Coinbase did not immediately reply to PYMNTS’ request for comment.
A company spokesperson told Bloomberg: “We encourage consumers to do their research diligently before participating in any dapp [decentralized application], on Base or any other chain, just as they would on the open internet.”
The vulnerability of blockchain networks, which allow anyone to use them, has made them an attractive target for scammers, according to the Bloomberg report.
Between mid-July and Base’s public debut in August, developers took advantage of this vulnerability and created the scam tokens, the report said. About 300 of these tokens allowed their creators to mint an unlimited number of coins, unbeknownst to Base users, thereby impacting the tokens’ values. Another 60 coins blocked buyers from reselling them on exchanges, further facilitating the scams.
These scam tokens generated about $3.7 million in trading volume on Base-based decentralized exchanges, where users can trade directly with each other, per the report. In addition to the scam tokens, other cryptocurrencies have been deceptively touted and traded on Base.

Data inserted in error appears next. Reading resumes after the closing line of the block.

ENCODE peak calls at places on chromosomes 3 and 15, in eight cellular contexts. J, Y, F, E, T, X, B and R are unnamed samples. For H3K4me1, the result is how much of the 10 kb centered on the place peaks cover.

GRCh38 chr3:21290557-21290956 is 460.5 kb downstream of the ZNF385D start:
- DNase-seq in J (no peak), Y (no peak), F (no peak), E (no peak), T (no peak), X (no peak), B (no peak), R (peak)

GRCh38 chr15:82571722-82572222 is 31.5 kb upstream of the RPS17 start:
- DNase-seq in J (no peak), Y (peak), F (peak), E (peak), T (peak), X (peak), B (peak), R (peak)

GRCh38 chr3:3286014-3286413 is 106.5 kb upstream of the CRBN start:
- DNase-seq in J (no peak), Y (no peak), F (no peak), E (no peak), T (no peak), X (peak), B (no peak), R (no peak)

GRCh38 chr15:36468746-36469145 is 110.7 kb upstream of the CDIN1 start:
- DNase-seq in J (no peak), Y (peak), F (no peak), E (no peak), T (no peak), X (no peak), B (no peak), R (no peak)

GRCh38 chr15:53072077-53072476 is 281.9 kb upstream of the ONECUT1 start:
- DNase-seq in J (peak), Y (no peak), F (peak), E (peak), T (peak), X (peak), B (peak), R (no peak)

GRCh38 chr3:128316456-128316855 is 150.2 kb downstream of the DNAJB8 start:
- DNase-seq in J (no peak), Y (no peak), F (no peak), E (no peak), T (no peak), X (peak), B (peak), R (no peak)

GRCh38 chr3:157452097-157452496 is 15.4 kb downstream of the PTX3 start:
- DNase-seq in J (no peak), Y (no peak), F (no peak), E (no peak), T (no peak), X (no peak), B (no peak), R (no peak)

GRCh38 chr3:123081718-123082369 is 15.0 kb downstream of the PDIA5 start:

While it may be easier to detect scam tokens in decentralized finance compared to traditional finance, the buzz generated by Base has attracted scammers, according to the report. Scam token creators thrive on hype, promises, and price and volume manipulation.
This issue is not unique to Base; token scams are prevalent on all public blockchains, the report said. In fact, blockchain data platform Chainalysis found that 24% of all new tokens launched in 2022 exhibited characteristics of pump-and-dump schemes.
Coinbase introduced Base to foster a community of developers who would build decentralized apps for Coinbase users, making the exchange more useful and engaging, per the report. Base, one of the Layer 2 networks built on top of ethereum, simplifies the creation of decentralized apps that connect to Coinbase’s products, users and tools.